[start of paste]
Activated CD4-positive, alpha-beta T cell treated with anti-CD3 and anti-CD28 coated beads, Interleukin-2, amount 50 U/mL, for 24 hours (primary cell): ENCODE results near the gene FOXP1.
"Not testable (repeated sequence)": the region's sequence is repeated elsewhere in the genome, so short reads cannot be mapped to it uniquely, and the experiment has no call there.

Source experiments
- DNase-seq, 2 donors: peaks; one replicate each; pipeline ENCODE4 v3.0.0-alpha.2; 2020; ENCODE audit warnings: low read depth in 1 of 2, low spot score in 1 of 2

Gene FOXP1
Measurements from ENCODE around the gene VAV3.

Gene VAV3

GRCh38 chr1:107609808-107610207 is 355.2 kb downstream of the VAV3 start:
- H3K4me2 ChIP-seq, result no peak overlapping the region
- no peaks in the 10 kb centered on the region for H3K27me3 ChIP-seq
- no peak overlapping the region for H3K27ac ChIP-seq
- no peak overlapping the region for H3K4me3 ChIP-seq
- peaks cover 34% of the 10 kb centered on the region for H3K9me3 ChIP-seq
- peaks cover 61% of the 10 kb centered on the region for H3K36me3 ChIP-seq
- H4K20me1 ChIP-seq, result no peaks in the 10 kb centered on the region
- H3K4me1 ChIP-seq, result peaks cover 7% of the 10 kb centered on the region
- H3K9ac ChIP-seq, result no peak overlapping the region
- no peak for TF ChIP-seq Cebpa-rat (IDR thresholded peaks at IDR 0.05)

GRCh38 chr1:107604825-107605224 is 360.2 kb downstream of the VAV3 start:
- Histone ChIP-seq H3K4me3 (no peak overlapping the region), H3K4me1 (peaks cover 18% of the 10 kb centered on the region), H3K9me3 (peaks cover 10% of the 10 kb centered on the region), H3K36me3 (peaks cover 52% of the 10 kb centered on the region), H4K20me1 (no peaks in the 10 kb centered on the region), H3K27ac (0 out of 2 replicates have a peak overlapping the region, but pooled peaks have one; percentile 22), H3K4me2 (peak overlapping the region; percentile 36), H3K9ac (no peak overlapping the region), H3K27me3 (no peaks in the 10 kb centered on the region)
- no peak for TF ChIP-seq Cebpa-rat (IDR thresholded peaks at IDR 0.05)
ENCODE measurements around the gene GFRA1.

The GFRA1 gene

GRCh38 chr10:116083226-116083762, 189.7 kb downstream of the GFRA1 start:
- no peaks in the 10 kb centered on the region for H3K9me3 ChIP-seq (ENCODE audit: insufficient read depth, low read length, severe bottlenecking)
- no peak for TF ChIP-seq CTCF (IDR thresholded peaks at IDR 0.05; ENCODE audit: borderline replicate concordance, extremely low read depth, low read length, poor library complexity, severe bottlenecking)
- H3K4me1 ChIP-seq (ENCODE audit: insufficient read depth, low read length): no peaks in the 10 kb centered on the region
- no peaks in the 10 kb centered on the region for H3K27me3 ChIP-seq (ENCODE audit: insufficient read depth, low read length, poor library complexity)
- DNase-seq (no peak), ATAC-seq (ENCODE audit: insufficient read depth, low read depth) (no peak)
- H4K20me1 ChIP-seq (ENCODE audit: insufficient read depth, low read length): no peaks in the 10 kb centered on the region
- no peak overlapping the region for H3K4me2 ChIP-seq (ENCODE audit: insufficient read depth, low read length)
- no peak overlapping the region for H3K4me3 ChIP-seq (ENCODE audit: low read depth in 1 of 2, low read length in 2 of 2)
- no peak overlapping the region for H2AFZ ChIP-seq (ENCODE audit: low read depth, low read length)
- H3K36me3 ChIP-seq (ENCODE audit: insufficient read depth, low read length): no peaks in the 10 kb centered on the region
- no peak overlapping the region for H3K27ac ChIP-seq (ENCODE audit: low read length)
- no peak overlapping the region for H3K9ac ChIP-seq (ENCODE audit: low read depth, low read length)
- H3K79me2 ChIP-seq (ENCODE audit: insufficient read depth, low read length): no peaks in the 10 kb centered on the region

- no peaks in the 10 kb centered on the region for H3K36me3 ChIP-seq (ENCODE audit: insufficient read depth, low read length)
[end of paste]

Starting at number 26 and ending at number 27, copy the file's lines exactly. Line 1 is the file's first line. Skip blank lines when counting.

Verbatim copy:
- no peak for TF ChIP-seq CTCF (IDR thresholded peaks at IDR 0.05; ENCODE audit: borderline replicate concordance, extremely low read depth, low read length, poor library complexity, severe bottlenecking)
- H3K4me1 ChIP-seq (ENCODE audit: insufficient read depth, low read length): no peaks in the 10 kb centered on the region